Im Focus: Climate satellite: Tracking methane with robust laser technology

Heatwaves in the Arctic, longer periods of vegetation in Europe, severe floods in West Africa – starting in 2021, scientists want to explore the emissions of the greenhouse gas methane with the German-French satellite MERLIN. This is made possible by a new robust laser system of the Fraunhofer Institute for Laser Technology ILT in Aachen, which achieves unprecedented measurement accuracy.

Methane is primarily the result of the decomposition of organic matter. The gas has a 25 times greater warming potential than carbon dioxide, but is not as...

Im Focus: How protons move through a fuel cell

Hydrogen is regarded as the energy source of the future: It is produced with solar power and can be used to generate heat and electricity in fuel cells. Empa researchers have now succeeded in decoding the movement of hydrogen ions in crystals – a key step towards more efficient energy conversion in the hydrogen industry of tomorrow.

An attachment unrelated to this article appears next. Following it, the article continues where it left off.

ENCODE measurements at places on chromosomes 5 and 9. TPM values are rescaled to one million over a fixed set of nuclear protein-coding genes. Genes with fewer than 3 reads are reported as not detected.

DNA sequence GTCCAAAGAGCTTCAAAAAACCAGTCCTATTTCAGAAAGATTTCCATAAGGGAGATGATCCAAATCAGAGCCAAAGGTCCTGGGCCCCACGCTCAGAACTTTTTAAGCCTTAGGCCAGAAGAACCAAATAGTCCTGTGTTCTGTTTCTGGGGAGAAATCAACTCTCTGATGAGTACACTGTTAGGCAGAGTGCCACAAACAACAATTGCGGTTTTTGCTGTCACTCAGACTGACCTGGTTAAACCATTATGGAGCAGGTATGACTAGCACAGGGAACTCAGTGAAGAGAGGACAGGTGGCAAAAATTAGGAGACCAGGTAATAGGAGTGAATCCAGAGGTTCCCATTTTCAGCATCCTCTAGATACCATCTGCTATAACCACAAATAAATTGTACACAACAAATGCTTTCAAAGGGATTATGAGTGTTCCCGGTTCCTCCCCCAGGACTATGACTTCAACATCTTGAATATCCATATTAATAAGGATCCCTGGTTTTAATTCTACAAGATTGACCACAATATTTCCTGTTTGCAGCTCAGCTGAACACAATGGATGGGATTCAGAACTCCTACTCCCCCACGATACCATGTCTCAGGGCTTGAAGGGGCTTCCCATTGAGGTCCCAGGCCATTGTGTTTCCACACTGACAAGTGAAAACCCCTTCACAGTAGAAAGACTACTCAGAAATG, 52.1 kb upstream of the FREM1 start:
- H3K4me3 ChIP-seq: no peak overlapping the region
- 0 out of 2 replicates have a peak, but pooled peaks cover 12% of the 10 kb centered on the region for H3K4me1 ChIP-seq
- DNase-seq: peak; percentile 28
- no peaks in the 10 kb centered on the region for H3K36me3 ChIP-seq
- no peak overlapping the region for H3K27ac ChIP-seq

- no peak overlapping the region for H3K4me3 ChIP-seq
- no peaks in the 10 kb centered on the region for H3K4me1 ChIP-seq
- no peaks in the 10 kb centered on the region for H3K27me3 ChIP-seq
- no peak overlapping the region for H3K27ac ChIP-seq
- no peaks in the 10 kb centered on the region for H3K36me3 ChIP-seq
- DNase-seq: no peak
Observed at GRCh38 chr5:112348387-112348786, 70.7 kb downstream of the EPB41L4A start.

As charge carriers, electrons and ions play the leading role in electrochemical energy storage devices and converters such as batteries and fuel cells. Proton...

Im Focus: A unique data centre for cosmological simulations